12 Jun | Posted by Digital Ninjas | no comments |
In the first blogs in our behavioural series we explored the most effective, basic things you can do in order to help your Dog lead a happy life and proactively avoid behavioural issues. Having done so we will now move on to look at specific behavioural issues and how to prevent them and resolve them
The first behaviour we will tackle is recall.
Surprisingly getting their Dog to return to them reliably is fairly low down on most Dog owner’s wish list. However, teaching a Dog this skill is incredibly important.
Dogs will often run off to explore their environment unaware of the potential danger around them such as passing cars or other Dogs who might not wish to be approached. Certain people or small children might not wish to interact with your Dog or it might be that you have concerns about environmental hazards your Dog could face while out with you.
By ensuring your Dog will reliably return to you on command you can ensure that you are able to control any situation you and your Dog are presented with. Further to this, having your Dog return to you on command means that your Dog can enjoy the freedom of exploring the world without having to be on a lead at all times and you can enjoy walking with them without constantly having to control their on-lead behaviour.
Why do some Dogs struggle with recall?
The vast majority of Dogs spend a large percentage of their life indoors so it is only natural that when they do get the opportunity to explore the outside world that they get incredibly excited. This excitement coupled with all of the sights, sounds and smells that stimulate their senses and pique a Dog’s curiosity mean that they are often highly distracted and find it difficult to follow simple commands. On top of this they are enjoying themselves so much that they don’t want the experience to end, they want to carry on exploring not return to the owner who might then insist on taking the Dog home again.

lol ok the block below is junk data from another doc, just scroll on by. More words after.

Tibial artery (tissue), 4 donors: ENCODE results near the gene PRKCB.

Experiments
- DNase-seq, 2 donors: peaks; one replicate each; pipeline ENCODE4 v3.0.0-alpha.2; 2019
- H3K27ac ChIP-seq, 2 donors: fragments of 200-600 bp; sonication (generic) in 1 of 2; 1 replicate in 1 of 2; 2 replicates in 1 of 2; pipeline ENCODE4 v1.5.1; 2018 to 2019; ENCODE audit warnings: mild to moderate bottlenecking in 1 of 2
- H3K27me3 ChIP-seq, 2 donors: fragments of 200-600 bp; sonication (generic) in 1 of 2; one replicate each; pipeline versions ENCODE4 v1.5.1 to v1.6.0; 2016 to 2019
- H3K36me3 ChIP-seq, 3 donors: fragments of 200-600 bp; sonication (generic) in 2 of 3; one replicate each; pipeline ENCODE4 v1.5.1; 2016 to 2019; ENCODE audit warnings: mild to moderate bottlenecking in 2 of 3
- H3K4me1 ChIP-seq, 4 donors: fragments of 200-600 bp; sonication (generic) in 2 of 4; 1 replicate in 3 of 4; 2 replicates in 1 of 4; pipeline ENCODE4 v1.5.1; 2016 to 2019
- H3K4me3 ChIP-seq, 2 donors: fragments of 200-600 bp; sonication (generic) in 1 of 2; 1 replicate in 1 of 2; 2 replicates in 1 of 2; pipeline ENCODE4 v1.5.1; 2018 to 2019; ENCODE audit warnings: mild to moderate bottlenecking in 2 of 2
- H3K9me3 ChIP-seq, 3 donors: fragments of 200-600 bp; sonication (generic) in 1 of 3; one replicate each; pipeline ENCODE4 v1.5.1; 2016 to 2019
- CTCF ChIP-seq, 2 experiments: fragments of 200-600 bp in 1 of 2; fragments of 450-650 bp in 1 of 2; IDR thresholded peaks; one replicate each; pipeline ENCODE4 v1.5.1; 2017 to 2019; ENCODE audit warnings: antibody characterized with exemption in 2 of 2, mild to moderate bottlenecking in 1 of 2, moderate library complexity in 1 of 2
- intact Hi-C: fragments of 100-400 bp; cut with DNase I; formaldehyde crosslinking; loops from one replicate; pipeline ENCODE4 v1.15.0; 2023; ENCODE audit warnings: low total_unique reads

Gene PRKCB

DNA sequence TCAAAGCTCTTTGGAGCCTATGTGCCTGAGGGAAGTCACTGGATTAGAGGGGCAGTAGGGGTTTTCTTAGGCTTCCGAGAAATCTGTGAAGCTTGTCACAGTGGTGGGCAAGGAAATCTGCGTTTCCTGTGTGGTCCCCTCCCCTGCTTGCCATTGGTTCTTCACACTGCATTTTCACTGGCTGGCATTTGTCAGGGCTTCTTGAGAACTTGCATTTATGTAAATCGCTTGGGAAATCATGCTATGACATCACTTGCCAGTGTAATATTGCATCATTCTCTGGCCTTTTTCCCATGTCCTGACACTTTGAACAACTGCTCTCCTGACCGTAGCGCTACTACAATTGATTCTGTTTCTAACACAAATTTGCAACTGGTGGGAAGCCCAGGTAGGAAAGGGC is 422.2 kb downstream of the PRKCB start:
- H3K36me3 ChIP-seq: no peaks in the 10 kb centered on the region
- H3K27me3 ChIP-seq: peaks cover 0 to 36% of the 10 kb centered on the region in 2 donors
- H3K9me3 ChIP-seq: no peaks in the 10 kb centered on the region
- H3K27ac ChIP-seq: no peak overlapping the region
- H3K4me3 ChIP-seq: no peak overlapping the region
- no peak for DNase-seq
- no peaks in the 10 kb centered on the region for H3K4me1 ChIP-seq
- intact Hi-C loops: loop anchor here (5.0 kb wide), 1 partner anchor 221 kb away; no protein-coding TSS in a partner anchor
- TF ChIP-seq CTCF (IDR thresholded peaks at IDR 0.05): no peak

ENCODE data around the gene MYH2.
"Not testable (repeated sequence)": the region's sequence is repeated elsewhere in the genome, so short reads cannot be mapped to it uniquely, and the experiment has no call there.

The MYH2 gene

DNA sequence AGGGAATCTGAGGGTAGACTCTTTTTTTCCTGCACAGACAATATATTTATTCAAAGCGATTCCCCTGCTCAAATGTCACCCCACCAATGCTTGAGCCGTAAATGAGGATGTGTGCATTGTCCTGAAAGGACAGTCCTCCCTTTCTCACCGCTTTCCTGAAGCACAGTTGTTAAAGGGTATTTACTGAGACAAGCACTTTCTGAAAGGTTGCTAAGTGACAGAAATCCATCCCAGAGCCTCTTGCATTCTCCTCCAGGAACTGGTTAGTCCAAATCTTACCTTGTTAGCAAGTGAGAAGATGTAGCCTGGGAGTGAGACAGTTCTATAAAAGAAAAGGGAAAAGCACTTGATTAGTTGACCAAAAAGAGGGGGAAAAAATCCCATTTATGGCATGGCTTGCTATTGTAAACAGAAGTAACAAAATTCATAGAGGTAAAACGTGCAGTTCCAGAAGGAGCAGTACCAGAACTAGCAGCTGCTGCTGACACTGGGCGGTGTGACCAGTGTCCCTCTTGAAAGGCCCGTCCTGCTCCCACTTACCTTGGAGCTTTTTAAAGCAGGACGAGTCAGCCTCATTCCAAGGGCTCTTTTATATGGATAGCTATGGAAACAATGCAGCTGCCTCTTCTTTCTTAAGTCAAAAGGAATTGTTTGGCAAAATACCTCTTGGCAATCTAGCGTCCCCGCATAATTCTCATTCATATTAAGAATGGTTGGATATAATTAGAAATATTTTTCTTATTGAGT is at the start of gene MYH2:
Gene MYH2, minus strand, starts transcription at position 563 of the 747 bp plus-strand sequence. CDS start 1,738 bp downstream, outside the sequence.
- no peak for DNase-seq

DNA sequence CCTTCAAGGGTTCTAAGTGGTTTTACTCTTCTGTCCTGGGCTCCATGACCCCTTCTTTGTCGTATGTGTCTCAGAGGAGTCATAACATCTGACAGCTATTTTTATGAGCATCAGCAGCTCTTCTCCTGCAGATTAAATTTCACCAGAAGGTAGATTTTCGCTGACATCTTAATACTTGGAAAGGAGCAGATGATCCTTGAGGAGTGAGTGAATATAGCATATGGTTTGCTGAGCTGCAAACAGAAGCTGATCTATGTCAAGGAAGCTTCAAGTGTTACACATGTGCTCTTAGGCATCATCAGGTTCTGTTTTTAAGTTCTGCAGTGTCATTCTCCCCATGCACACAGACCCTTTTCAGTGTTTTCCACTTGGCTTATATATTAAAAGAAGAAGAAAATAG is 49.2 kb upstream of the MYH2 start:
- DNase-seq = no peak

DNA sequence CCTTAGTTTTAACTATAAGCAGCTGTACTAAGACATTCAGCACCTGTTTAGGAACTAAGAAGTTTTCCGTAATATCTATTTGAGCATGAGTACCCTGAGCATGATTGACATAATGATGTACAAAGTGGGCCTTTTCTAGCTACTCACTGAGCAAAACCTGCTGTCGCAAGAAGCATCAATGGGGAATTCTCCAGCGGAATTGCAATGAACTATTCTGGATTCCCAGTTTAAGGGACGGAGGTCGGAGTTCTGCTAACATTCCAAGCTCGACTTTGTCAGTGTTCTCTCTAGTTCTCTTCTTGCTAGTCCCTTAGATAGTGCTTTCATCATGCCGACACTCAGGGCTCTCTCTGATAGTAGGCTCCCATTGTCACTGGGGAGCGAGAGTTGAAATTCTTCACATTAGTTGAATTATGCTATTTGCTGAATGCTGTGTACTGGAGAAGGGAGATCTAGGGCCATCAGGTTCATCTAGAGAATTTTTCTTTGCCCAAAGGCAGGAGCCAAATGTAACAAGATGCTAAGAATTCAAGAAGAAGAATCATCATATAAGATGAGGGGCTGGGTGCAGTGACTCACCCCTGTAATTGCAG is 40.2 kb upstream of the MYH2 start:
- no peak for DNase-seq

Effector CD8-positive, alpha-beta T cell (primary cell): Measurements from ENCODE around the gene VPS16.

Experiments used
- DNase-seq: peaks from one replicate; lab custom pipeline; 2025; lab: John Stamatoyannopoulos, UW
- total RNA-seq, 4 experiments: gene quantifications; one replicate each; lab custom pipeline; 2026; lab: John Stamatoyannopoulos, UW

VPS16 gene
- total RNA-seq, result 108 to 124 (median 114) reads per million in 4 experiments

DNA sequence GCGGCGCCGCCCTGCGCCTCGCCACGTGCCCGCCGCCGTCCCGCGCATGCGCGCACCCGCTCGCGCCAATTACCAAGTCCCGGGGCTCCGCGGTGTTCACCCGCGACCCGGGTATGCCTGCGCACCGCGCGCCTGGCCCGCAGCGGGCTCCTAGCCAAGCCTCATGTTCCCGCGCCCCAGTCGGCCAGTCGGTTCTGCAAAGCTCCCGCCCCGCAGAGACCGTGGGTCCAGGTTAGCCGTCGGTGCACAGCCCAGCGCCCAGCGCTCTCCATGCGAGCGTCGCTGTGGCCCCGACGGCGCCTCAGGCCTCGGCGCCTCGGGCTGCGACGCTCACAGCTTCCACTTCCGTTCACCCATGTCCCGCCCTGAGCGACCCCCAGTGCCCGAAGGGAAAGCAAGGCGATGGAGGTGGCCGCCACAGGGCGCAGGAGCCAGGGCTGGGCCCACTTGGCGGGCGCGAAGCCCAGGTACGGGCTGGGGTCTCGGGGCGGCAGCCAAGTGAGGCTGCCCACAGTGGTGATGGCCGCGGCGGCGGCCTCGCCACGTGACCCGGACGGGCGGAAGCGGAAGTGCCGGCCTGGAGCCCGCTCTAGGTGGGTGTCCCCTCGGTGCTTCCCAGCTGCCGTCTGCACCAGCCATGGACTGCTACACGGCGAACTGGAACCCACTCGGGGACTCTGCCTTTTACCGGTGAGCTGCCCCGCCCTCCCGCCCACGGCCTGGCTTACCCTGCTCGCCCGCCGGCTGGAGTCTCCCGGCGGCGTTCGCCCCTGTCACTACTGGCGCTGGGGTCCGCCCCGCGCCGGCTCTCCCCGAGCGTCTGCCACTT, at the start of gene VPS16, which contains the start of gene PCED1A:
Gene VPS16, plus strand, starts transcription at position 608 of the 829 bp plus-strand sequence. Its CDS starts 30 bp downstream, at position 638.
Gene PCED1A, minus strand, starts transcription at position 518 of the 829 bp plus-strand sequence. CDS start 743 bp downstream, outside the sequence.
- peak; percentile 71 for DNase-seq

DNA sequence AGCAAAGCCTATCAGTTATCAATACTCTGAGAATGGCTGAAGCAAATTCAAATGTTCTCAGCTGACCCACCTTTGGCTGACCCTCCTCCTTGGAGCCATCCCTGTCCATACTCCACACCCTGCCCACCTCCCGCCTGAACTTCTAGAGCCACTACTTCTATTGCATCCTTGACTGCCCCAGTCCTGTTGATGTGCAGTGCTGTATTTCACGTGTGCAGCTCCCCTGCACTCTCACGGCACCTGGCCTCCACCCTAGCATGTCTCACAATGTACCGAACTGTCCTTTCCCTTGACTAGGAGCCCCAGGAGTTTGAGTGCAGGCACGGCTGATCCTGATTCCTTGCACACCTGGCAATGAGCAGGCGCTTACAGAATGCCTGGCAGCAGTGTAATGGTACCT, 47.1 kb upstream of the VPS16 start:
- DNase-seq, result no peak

When faced with an unresponsive Dog owners often become frustrated. It may be that they are trying to ensure their Dog’s safety in having the Dog return to them or simply that it’s time to go, but whatever the case when a Dog fails to return upon command it is instantly stressful for the owner. This stress often causes the owner to raise their voice and use a harsher tone of voice. They may start waving their arms about or walking toward the Dog with the intention of putting the Dog back on the lead. Dogs are incredibly good at reading our body language and upon seeing this change of demeanour in their owner it is not surprising that the Dog, wanting to avoid the confrontation, does the opposite of what their owner wants and may even move further away
Of course there is also the fact that returning to their owner upon command is simply a skill that the Dog has never been taught
How do you ensure a reliable recall?
As with almost any modification to a Dog’s behaviour this takes practice and persistence on the owner’s behalf
Returning upon command when practiced and repeated will become a habit for the Dog over time, but to begin with owners need to start by making returning worth it for their Dog